Germany partially closed its borders with the Czech Republic and Austria’s Tyrol on Sunday over a troubling surge in coronavirus mutations, earning a swift rebuke from the European Union.
A thousand police officers were mobilised to ensure strict border checks, a reminder of the much-criticised early days of the pandemic when EU countries hastily closed their frontiers to each other.
At the Kiefersfelden crossing in southern Bavaria, masked officers in yellow high-visibility jackets were out in sub-zero temperatures, stopping each vehicle coming from Austria.
Under the new rules, only Germans or non-German residents are allowed through.
Exceptions are made for essential workers in sectors such as health and transport, as well as for urgent humanitarian reasons, the German interior ministry has said. Everyone must be able to provide a recent negative coronavirus test.
Among those turned back was Austrian driver Irene, who said she would now have to make an hours-long detour.
“I only wanted to drive through Germany to go to Vienna,” she told AFP. “This is a catastrophe, I have a dog in the car who is 15 years old… I don’t know the way and I don’t have GPS.”
The restrictions are aimed at slowing the spread of more contagious variants that first emerged in Britain and South Africa, and have created new virus hotspots along the Czech border and in Austria’s Tyrol region.
At the German-Czech border crossing in Bad Gottleuba, a police spokesman said the checks had caused waiting times of around one hour. Traffic is expected to be heavier from Monday, he added.
By Sunday afternoon, German police had checked more than 1,700 vehicles and denied entry to more than 500.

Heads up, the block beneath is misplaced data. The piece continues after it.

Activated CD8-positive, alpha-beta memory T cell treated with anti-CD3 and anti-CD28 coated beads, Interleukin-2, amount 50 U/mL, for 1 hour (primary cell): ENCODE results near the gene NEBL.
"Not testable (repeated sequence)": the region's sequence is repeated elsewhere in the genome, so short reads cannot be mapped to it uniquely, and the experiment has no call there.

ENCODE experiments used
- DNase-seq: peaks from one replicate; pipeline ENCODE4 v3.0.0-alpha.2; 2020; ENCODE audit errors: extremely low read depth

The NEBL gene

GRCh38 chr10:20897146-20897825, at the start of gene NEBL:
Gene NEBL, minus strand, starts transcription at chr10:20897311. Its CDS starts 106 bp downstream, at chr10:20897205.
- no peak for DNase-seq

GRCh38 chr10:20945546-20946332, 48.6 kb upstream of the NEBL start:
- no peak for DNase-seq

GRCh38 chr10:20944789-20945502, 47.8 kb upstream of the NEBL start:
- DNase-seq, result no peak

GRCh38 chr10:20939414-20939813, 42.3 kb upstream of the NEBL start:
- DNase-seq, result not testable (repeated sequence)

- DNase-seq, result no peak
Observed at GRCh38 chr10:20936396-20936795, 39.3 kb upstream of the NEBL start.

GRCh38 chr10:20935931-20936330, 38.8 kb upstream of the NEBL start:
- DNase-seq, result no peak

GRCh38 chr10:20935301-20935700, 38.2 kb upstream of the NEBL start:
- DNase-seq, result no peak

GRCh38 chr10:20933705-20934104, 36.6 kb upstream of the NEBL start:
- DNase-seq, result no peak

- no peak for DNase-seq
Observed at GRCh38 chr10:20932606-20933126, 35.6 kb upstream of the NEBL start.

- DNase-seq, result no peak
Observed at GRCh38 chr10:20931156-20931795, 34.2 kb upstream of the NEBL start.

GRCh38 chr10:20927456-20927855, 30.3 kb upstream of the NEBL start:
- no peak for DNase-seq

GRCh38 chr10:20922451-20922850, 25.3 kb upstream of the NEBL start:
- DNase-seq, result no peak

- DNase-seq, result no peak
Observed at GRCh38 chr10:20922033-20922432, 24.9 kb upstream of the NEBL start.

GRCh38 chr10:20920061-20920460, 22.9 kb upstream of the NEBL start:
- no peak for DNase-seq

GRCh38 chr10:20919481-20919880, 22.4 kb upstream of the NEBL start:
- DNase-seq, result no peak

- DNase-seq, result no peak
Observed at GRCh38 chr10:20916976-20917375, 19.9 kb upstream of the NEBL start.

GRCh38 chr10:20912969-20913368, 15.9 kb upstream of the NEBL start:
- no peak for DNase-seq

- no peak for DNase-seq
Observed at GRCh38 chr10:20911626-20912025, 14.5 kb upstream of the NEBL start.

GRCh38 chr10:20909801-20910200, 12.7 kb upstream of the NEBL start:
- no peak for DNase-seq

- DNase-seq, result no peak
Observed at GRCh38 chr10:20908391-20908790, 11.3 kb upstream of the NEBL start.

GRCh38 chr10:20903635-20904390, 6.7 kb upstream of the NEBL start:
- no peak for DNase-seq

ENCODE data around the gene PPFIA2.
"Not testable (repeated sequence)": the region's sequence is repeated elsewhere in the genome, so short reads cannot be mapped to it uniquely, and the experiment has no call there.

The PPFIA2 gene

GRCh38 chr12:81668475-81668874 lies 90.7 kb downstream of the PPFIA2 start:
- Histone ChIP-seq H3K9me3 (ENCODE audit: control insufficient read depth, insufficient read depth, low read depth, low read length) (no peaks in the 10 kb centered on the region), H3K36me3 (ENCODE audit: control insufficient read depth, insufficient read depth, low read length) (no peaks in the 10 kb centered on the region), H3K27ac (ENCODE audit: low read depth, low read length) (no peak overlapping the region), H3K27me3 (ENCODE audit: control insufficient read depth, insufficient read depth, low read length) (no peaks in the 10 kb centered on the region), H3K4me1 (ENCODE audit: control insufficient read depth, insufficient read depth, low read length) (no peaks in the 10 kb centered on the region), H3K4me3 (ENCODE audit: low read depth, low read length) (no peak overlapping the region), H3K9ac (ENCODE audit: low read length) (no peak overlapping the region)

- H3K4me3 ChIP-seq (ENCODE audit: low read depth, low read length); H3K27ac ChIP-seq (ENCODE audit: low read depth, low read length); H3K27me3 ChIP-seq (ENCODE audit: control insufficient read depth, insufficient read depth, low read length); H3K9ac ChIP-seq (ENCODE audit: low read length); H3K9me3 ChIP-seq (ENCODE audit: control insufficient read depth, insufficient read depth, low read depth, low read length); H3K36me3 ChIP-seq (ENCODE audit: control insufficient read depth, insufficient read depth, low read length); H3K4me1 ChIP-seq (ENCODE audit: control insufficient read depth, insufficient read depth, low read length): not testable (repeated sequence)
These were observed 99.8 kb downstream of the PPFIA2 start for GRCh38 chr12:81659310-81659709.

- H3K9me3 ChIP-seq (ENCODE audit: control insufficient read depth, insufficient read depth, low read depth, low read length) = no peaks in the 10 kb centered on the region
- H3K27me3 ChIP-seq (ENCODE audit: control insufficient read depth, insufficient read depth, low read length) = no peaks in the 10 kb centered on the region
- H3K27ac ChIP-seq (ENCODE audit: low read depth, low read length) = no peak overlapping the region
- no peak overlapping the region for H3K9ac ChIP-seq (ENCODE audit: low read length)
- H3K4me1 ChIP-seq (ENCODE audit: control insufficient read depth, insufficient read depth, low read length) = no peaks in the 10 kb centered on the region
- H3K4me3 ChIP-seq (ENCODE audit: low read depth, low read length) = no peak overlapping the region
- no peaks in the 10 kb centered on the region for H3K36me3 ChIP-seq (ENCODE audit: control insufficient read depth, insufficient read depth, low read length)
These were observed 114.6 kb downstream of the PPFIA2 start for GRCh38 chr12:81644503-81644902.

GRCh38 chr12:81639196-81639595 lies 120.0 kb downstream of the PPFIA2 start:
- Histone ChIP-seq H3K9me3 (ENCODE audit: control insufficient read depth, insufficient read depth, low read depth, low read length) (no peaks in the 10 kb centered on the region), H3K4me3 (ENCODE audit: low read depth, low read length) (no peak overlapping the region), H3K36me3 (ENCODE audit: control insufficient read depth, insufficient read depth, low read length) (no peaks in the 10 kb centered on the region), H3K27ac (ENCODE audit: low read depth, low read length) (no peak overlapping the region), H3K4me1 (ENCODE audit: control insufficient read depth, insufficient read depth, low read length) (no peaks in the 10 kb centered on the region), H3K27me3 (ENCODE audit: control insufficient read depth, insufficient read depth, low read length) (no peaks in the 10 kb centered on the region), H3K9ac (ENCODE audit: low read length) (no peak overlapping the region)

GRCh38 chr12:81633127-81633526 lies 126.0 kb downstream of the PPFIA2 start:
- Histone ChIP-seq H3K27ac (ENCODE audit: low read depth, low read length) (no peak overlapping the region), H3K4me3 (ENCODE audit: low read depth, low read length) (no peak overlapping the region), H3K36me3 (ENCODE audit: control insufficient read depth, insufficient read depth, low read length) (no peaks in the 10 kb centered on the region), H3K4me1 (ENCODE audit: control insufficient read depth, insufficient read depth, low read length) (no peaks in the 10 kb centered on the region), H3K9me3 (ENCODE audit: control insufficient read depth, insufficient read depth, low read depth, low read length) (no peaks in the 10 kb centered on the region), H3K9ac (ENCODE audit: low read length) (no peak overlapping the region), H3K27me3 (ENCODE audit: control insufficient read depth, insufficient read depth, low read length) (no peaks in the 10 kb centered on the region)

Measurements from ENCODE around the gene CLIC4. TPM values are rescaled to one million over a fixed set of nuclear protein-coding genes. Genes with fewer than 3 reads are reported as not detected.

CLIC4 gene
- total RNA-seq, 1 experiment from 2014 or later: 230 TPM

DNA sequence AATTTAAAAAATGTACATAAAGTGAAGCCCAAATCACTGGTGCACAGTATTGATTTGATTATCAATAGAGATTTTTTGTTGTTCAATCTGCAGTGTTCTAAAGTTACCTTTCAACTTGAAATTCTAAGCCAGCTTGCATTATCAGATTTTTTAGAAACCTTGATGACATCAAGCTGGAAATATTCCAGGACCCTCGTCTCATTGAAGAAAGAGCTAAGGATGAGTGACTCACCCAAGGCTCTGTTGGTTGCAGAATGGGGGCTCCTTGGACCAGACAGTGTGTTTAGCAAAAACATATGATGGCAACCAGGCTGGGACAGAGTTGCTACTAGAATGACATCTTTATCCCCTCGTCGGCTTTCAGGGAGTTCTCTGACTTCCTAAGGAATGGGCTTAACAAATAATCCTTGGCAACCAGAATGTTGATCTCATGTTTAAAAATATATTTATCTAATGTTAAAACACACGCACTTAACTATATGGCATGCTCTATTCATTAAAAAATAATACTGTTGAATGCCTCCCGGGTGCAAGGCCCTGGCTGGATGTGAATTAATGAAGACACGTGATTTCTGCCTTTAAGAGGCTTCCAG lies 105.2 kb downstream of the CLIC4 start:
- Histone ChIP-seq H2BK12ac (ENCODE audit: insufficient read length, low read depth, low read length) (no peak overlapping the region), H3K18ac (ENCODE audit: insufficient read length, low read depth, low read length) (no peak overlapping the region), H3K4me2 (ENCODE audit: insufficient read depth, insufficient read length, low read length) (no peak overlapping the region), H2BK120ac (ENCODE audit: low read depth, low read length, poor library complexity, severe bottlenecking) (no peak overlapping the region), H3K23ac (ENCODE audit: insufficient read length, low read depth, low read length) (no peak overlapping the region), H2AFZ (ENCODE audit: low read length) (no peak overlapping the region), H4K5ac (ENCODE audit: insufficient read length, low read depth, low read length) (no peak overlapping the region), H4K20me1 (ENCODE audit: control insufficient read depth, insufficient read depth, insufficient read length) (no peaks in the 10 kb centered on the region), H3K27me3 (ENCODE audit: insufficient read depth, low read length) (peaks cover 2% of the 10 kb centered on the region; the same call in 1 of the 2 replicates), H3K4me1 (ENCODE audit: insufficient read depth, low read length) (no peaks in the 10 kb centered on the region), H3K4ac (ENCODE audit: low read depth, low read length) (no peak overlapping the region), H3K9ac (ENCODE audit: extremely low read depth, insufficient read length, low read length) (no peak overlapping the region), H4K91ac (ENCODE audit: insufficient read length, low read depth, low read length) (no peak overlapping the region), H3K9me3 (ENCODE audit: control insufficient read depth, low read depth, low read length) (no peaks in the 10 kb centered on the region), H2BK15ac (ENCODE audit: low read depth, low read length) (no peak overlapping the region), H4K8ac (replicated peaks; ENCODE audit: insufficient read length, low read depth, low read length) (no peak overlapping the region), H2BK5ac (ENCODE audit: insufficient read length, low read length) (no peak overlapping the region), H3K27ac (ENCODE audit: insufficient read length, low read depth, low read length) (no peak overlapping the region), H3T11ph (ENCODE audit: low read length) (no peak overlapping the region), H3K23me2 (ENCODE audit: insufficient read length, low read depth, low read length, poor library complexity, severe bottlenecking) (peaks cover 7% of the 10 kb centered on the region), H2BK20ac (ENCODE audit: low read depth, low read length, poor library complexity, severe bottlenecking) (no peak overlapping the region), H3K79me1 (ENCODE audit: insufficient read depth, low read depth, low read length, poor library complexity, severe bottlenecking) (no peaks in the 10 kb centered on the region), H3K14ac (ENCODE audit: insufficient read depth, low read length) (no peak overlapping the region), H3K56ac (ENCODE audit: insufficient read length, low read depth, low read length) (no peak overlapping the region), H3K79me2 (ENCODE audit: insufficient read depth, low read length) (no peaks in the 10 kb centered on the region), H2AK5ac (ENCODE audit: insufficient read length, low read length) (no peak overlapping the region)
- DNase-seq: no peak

The European Commission, eager to avoid a return to go-it-alone pandemic responses, has condemned Germany’s border restrictions.
“The fear of the coronavirus mutations is understandable,” EU Health Commissioner Stella Kyriakides told Germany’s Augsburger Allgemeine newspaper on Sunday.
“But the truth is that the virus cannot be stopped by closed borders,” she said, adding that vaccines and following hygiene precautions were “the only things that work”.
“I think it’s wrong to return to a Europe with closed borders like we had in March 2020,” she added.
German Interior Minister Horst Seehofer rebuffed the criticism from Brussels.
“That’s enough now,” he told the top-selling Bild daily. The EU “has made enough mistakes” with its sluggish vaccine rollout, he said.
“We are fighting against the mutated virus,” he said. “The EU Commission should support us… instead of putting stones in our path.”
German Health Minister Jens Spahn said he supported a “border-free Europe”.
“But there are times in a pandemic when you must make these decisions for everyone’s safety and health,” he told the Sueddeutsche newspaper.
German rail company Deutsche Bahn has suspended services to and from the affected areas.
At Frankfurt airport, the country’s largest, federal police were checking passengers arriving from Vienna and Prague.
More than two months of tough shutdowns have significantly brought down Germany’s infection numbers, but Chancellor Angela Merkel’s government recently decided to extend a partial lockdown until March 7 because of the risks posed by the variants.
In the Czech Republic, one of the hardest-hit countries in Europe, three cantons including two on the German border have been placed under lockdown due to the prevalence of the British strain.
Within Austria, anyone leaving the mountainous region of Tyrol now needs to produce a negative test following a cluster of Covid-19 cases linked to the South African variant.
Bavarian premier Markus Soeder, visiting a checkpoint with the Czech border, said Germany could not risk squandering the progress made in the battle against the pandemic.
“For everyone not living in a hotspot it’s reassuring to know that those in border regions are working hard to prevent the spread of the virus,” he said.